allowance of JPY50,000/month and JPY300/hour for overtime.

After she “graduated” from her first year and become a
so-called documented worker, her salary was supposedly
lifted to JPY112,000/month plus overtime. But in reality
the company deducted JPY90,000/month for rent, futon lease
(really!), washing machine lease, etc. To top it all off,
one of her managers had her apartment key and about 4
months into her traineeship started visiting and demanding
sexual services.

Conditions like these came to the notice of the press in
August, when a Chinese trainee at a pig farm in Chiba
complained about the harsh work conditions and was told
that his traineeship would be terminated. This of course
meant that he would be banished back to China — trainees
seldom get an extension unless the sponsoring company wants
them. In despair, he went berserk and stabbed 3 people,
including an official of the Chiba Agricultural
Association, the very organization that had brought him to
Japan in the first place. The official died. Since then,
the Ministry of Agriculture and other trainee
program-related ministries have started to review means of
enforcing the rules of the program that are supposed to
protect the trainees from these types of abuses.

According to the Ministry of Health, Labor and Welfare,
companies accepting foreign trainees and workers are mostly
small-scale businesses with less than 19 employees. There
were more than 180 documented cases of fraud or
mistreatment last year (2005) and it is suspected that a
lot more cases go unreported. In fact a Ministry of Health
survey found that of 731 reviewed companies, a full 80% of
them were violating the minimum wage law and labor
standards law for their 2nd- and 3rd-year trainees.
Obviously the problem is severe enough that the Ministry is
allocating JPY400m (US$3.38m) to its quango looking after
the placement of trainees, JITCO, for the purpose of
monitoring participating companies to make sure that they
stay compliant with the trainee program rules.

With the falling birth rate and migration of the domestic
workforce out of hard labor jobs, Japan clearly has to turn
to foreign workers to keep things going. The government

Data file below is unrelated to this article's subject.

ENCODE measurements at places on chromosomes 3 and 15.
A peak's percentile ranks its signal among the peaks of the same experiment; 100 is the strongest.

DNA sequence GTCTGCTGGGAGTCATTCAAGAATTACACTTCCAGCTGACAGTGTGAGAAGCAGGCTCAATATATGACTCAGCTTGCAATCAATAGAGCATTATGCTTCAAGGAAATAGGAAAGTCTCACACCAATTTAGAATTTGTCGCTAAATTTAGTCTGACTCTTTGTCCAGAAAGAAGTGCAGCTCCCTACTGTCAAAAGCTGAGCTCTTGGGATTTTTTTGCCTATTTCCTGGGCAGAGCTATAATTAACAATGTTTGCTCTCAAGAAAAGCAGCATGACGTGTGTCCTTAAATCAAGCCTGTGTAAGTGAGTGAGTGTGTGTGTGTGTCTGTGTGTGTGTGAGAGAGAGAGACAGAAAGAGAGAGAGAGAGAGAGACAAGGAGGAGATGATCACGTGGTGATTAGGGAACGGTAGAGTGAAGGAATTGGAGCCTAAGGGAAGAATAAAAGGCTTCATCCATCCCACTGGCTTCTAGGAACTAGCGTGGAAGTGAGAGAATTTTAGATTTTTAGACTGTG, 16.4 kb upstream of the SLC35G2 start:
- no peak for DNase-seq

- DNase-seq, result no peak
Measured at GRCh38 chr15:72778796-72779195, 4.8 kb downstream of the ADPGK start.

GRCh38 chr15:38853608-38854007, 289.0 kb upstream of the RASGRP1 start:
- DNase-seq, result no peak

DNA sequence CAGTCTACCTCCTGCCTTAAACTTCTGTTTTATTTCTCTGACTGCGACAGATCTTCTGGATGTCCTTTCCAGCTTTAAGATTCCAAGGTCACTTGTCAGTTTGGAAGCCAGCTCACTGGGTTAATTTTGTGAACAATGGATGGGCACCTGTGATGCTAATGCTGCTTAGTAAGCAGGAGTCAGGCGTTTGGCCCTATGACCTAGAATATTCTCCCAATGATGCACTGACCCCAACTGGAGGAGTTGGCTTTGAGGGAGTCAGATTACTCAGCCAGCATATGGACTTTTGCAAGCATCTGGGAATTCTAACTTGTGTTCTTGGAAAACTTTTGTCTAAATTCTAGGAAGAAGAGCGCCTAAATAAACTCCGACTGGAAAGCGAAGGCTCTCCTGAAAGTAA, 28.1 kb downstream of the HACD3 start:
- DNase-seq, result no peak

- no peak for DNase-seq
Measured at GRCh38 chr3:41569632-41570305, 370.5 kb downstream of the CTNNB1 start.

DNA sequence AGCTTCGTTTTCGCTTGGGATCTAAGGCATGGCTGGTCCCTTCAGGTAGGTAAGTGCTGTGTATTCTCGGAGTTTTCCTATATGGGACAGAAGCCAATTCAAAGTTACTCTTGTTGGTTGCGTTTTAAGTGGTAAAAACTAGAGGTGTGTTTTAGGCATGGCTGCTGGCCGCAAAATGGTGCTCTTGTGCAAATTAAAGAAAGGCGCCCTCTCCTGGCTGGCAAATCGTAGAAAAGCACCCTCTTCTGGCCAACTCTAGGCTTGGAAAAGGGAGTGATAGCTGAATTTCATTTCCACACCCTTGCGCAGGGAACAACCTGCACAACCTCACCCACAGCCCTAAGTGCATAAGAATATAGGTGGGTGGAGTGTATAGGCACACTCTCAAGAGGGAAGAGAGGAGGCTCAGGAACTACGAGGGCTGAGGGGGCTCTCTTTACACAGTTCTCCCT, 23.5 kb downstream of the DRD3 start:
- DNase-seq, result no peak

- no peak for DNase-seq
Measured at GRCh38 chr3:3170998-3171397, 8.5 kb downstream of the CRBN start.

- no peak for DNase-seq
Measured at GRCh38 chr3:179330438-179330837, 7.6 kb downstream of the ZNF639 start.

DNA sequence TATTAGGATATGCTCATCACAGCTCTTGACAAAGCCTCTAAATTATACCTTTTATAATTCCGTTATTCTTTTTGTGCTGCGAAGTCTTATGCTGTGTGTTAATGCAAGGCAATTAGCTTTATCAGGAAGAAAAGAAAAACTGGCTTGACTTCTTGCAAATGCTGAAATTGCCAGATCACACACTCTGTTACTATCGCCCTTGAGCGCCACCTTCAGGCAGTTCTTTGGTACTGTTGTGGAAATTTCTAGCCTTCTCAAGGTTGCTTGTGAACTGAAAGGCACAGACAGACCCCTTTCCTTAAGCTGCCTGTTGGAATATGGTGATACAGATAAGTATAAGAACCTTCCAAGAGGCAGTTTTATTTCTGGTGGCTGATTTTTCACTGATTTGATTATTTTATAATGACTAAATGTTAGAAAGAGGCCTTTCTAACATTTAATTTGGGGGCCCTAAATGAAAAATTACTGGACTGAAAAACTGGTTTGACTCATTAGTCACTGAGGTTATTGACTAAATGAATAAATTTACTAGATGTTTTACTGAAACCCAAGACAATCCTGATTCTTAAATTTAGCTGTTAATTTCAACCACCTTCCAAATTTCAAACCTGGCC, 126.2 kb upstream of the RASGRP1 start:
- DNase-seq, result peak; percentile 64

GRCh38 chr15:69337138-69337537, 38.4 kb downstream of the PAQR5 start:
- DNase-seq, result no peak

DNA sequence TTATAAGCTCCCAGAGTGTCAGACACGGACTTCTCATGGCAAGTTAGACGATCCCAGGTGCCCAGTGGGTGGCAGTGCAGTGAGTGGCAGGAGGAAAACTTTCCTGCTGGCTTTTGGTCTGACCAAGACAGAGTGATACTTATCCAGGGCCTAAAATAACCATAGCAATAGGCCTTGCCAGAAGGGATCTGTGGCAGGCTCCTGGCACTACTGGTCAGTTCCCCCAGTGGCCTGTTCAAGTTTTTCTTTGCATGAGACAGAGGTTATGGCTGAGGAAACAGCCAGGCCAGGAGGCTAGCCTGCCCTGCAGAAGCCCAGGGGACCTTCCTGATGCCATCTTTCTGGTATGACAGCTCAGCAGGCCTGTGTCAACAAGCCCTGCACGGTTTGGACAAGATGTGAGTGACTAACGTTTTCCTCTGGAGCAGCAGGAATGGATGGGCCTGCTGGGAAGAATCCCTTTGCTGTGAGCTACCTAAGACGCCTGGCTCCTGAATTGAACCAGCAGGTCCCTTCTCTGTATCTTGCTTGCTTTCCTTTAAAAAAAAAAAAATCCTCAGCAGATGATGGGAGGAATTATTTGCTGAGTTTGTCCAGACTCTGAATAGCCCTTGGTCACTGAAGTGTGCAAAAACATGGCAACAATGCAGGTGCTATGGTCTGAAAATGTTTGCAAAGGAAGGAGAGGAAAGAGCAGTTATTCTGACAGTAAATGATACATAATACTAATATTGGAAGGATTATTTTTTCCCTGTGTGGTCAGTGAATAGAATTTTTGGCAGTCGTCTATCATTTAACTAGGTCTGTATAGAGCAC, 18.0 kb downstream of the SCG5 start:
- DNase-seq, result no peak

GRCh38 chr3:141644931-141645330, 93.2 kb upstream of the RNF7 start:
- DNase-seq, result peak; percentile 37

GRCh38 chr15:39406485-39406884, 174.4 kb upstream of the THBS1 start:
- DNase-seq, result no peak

knows this and is infact planning to expand the trainee
system. Among the proposals are to increase the number of
trainees a company can employ from just one for every 20
staff, to an unlimited number, and to increase the variety
of jobs that a trainee can fill. Some employer
organizations are even calling for rule changes to make it
legal to bring in unskilled foreign workers in the same way
that they can already do with skilled ones.

But the expansion can’t go ahead until someone takes
responsibility for properly protecting the welfare of the
trainees. Although JITCO is being assigned this role, with
the increased number of inspectors, in fact, given that
they are a major player (they account for about 60% of
trainees) in sourcing and matching the trainees, and so it
seems like the current problems are in fact JITCO’s to solve.

Instead, we feel that the government should legislate to
keep traineeships to just one year and make sure that
classes from a local education institution — which need
new students — are incorporated. Once trained, graduates
should be allowed to become regular workers and enjoy the
benefits of a minimum salary, labor rights, and the ability
to get their visas renewed. Those that don’t pass their
first year should be sent home.



Already a step in the right direction is being taken, in
the way that semi-skilled Filippino health care workers are
to be handled. If they pass their language tests and gain
a solid record during their training period they will be
allowed to stay and work in Japan indefinitely…

[Note from Debito: Hah.]

11 comments on “Terrie’s Take on how Japanese companies are too “addicted” to cheap Chinese “Trainee” labor to hire unemployed Japanese

  • Once again, very informative reporting from Debito.org. I always enjoy these type of articles, keeping the light on the darkness that gets swept under the rug so often here. The haters and debito stalkers might disqualify Debito, but how about Terrie? Youll never get anything this informative over at Tepido, the lattest is something about recycling fecal matter into something useful to eat. They know a little about that in reverse. They recyle useful info from here into fecal matter over there.